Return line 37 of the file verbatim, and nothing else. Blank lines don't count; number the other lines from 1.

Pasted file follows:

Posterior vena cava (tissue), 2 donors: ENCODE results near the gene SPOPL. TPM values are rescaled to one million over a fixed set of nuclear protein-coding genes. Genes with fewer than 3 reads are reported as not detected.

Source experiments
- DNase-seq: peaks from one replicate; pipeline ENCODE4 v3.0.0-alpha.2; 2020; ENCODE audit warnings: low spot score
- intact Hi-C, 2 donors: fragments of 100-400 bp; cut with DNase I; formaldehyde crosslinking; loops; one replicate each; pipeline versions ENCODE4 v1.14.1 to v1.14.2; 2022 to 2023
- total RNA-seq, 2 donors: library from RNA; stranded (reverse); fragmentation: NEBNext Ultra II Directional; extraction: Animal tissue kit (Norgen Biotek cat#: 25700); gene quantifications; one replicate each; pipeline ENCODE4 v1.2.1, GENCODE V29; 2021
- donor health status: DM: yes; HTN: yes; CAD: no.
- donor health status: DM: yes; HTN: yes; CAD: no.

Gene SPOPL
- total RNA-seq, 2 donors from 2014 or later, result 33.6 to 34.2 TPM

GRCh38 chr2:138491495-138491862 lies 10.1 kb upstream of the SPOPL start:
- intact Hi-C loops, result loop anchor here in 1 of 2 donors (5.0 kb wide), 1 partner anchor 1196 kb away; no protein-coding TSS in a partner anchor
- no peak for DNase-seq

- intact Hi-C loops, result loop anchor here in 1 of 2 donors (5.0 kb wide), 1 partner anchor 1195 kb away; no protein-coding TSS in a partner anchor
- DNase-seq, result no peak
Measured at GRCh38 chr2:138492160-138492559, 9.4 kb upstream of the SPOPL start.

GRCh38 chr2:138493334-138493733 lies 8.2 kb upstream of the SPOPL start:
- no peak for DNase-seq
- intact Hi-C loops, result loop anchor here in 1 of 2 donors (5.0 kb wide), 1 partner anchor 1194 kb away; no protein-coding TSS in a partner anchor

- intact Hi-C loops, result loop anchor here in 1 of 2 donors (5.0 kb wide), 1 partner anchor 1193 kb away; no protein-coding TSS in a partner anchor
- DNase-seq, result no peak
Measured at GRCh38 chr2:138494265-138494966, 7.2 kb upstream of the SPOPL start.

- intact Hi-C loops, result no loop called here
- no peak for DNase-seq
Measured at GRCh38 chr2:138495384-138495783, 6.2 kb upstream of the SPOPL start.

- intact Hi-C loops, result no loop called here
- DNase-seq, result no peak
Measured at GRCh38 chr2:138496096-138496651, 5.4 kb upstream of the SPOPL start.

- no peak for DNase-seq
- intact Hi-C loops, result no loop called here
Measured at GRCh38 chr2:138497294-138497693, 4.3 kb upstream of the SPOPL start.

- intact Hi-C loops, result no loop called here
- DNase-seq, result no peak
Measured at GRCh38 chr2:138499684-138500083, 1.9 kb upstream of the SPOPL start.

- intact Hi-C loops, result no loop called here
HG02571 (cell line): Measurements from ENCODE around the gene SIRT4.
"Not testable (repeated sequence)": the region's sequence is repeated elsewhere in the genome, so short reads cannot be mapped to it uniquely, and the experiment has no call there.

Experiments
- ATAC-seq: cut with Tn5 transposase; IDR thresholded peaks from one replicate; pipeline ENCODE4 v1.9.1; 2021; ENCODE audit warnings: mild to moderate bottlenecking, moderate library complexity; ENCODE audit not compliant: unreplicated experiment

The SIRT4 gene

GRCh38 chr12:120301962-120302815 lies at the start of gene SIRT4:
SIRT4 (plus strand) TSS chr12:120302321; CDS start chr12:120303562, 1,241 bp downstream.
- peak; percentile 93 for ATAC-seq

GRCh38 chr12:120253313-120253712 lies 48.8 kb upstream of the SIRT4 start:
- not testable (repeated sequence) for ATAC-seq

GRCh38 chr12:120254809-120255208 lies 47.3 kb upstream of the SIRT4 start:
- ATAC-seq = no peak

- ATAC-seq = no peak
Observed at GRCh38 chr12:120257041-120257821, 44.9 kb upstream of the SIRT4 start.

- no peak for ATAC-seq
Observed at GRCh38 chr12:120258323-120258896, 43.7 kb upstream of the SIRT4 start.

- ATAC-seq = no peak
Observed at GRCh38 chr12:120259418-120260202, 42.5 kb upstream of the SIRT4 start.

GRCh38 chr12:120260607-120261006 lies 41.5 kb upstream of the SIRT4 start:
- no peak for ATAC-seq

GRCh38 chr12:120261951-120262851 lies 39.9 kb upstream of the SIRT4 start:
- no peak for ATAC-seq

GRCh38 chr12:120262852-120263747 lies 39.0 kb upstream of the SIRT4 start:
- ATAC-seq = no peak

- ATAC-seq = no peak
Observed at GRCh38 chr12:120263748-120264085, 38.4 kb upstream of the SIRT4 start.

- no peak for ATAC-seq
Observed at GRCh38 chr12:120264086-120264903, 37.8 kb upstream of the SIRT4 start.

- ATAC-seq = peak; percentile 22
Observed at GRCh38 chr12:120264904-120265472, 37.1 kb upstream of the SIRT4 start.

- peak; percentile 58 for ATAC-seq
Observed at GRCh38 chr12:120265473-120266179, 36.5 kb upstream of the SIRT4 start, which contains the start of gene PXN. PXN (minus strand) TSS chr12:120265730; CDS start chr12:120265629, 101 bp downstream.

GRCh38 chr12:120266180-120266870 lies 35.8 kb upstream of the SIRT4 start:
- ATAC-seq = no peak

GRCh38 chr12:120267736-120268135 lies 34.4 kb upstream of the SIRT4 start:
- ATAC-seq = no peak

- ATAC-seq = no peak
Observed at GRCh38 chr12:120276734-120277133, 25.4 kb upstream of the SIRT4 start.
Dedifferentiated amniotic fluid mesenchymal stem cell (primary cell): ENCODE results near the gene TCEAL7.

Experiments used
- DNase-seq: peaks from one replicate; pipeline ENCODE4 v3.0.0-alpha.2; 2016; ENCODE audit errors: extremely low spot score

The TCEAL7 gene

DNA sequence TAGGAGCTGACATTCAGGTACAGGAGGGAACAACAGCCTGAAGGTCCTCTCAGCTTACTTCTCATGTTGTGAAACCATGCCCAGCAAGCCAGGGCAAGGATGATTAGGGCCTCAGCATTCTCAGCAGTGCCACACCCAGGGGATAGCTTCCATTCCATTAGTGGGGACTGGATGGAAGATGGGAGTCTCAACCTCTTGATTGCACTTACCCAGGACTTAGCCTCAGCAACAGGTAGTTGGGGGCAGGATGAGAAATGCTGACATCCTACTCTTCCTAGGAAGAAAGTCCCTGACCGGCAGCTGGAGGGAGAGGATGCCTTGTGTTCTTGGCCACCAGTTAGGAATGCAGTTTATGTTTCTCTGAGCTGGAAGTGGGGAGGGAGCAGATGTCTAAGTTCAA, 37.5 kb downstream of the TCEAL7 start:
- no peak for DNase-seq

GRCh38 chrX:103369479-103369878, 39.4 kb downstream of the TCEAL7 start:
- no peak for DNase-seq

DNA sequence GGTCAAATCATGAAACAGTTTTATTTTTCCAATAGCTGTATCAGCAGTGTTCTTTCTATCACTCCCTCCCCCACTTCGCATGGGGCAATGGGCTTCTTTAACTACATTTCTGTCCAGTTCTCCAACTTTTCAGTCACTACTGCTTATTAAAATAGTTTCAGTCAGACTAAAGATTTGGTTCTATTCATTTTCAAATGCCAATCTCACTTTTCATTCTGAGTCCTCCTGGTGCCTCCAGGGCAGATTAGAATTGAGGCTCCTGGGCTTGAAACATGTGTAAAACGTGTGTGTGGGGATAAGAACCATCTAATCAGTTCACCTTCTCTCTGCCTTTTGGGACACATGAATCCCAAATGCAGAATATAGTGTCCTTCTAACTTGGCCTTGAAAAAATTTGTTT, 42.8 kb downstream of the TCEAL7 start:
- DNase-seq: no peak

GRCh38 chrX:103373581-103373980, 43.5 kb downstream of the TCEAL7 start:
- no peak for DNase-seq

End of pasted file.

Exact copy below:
Experiments